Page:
MJS: When I was a younger writer, I complained a lot to Donald Murray, my mentor, about all the rejection slips I was getting. To which he said: “The acceptances are just as irrational as the rejections.” Murray was right. But I didn’t fully understand what he was getting at until I became an editor of a literary journal.
AWP: Can writing be taught? Why does creative writing belong in the academy?
MJS: Yes, writing can be taught. And yes, it belongs in the academy. But mainly if it’s taught by practicing writers. And if aspiring writers are voracious readers as well. In addition, as teachers and writers, we all know that talent, a predisposition for writing, is important. But we also know that when it comes to our students, we can’t measure or predict the intangibles--things like desire, yearning, passion, curiosity, tenacity, persistence, sheer determination, and hard work. Possessing those qualities--with or without raw talent—is a big piece of what it takes to succeed at writing, or at anything else for that matter.
AWP: Do you feel influenced by your peers to produce a certain type of creative work, or do you feel free to follow your own interests and passions?
MJS: Both. Because I’ve written a lot of pieces where baseball, in one form or another, seems to show up. And so, when peers ask me about that, I often get self conscious and start to worry that maybe I’m destined to become just a “one note” writer,
Also, we’ve all experienced the feeling of believing that we’re neither good nor imaginative enough to become the writer we want to be. Competing and/or comparing ourselves to other writers—peers or the great writers we’ve read--that’s our internal censor talking. A colleague once gave me some advice she tells her students. I’d like to pass it on: “Stop comparing yourself to others,” she said, “you’re the only one who can write this piece.”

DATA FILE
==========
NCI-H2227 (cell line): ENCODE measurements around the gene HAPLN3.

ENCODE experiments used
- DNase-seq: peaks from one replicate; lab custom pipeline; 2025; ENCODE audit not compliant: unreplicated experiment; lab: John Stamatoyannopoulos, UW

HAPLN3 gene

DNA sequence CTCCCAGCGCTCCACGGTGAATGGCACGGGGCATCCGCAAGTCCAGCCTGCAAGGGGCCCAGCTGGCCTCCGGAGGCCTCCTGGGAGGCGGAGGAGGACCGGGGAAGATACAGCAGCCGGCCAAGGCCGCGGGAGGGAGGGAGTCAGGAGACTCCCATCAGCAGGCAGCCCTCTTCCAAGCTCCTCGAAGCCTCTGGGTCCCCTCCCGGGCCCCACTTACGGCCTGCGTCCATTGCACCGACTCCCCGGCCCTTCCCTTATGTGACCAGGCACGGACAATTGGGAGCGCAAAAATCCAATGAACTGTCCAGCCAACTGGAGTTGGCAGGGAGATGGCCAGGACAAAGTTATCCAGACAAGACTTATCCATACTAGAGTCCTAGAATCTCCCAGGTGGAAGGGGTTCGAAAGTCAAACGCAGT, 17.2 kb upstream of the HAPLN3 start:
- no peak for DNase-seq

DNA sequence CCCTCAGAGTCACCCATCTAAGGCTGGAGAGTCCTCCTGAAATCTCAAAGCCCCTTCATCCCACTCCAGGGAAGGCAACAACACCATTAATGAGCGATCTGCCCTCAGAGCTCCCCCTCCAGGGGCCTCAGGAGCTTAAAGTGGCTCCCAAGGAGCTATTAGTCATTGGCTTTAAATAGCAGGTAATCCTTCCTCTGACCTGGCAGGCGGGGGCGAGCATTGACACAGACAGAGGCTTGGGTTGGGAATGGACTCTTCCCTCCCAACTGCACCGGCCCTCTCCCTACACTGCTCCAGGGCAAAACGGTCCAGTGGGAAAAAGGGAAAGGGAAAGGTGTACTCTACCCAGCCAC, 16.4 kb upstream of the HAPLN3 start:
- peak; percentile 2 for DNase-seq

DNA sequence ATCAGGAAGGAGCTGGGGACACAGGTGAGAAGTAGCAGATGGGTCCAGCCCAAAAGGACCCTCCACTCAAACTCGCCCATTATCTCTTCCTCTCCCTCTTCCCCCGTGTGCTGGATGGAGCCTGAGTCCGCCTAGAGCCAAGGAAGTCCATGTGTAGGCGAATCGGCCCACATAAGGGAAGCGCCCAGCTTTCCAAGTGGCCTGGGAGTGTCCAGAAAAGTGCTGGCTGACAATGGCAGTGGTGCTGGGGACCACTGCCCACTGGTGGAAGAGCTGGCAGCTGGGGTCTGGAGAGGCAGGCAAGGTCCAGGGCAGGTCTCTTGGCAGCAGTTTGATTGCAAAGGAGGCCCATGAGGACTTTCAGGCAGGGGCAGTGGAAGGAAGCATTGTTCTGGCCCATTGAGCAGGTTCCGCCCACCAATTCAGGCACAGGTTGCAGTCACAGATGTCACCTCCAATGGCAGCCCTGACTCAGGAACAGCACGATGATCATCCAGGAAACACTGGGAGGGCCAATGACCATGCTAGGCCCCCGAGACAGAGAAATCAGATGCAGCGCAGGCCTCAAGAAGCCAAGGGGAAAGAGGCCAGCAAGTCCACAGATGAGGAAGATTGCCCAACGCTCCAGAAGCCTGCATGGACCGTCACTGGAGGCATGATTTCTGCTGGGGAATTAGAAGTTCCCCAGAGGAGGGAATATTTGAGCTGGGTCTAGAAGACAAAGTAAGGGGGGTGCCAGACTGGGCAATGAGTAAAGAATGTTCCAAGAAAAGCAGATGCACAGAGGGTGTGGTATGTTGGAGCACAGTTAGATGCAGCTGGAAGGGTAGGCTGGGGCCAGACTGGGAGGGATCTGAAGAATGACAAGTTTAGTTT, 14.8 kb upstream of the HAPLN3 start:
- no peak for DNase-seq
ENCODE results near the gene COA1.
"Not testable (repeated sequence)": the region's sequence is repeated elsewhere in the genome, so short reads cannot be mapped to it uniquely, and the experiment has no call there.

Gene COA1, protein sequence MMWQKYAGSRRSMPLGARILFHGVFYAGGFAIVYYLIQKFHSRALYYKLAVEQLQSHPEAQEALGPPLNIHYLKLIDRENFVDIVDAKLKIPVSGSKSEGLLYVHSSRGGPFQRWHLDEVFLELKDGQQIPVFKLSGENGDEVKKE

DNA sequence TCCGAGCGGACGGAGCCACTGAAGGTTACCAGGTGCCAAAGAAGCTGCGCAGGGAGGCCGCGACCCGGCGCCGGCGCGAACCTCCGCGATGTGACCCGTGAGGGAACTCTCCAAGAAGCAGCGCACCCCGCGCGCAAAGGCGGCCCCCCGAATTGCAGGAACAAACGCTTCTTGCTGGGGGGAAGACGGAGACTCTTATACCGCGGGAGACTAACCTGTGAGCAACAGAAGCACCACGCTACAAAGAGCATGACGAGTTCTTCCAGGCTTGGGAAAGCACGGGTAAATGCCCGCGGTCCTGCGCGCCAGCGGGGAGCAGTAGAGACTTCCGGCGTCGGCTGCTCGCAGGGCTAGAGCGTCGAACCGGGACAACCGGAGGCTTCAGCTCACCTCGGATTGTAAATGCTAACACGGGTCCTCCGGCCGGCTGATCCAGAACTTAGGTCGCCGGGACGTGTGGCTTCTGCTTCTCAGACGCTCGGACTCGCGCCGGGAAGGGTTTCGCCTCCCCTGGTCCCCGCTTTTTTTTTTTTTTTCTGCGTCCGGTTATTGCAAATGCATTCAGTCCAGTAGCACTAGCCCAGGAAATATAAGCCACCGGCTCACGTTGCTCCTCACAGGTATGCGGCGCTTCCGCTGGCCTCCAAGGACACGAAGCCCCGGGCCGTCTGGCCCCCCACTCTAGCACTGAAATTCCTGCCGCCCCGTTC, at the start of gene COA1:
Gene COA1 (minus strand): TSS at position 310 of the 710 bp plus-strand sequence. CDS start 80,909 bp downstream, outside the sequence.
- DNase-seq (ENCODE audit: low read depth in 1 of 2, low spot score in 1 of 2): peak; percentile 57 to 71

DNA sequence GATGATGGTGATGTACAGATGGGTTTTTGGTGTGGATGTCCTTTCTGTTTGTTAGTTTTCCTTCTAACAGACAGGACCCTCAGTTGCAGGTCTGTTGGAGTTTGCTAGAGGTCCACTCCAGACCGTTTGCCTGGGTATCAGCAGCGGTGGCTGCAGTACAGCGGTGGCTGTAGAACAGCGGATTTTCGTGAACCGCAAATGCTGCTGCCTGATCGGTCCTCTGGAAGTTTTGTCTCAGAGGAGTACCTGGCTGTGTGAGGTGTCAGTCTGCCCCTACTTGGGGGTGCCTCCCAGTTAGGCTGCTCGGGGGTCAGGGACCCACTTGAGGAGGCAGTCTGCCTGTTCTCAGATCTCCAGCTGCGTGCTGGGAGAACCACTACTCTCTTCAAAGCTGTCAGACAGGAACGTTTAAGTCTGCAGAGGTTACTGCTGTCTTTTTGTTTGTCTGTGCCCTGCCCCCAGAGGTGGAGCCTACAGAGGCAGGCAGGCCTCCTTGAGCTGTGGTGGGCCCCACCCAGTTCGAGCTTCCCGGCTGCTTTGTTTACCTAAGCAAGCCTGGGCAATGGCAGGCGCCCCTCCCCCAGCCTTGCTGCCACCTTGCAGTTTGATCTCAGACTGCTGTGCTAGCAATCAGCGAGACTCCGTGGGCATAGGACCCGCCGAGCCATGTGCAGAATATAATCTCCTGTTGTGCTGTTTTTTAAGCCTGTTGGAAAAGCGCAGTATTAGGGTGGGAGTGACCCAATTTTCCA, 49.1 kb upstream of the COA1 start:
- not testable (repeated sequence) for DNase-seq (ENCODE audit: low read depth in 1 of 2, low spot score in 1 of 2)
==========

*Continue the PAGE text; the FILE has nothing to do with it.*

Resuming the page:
There’s also a quote from William Stafford that I use with my students and myself. It goes like this,
"I can imagine a person beginning to feel that he’s not able to write up to that standard he imagines the world has set for him. But to me that’s surrealistic. The only standard I can rationally have is the standard I’m meeting right now…. You should be more willing to forgive yourself. It doesn’t make any difference if you are good or bad today; the assessment of the product is something that happens after you’ve done it."
AWP: What is your favorite thing to do when you should be writing, but just can’t find the motivation?
MJS: Whenever I feel uninspired or unmotivated, I compose emails about writing (especially about matters of craft) and send them to like-minded colleagues and/or former students. I also keep reminding myself that the track record tells me that I’ve done this before and I can do it again.
AWP: What is the greatest compliment that you could ever receive about your writing?
MJS: When someone who’s read my work or heard me read tells me, “Yeah, I’ve felt exactly like that before. Until I read (or heard) your work, I believed I was the only one who thought or felt that way.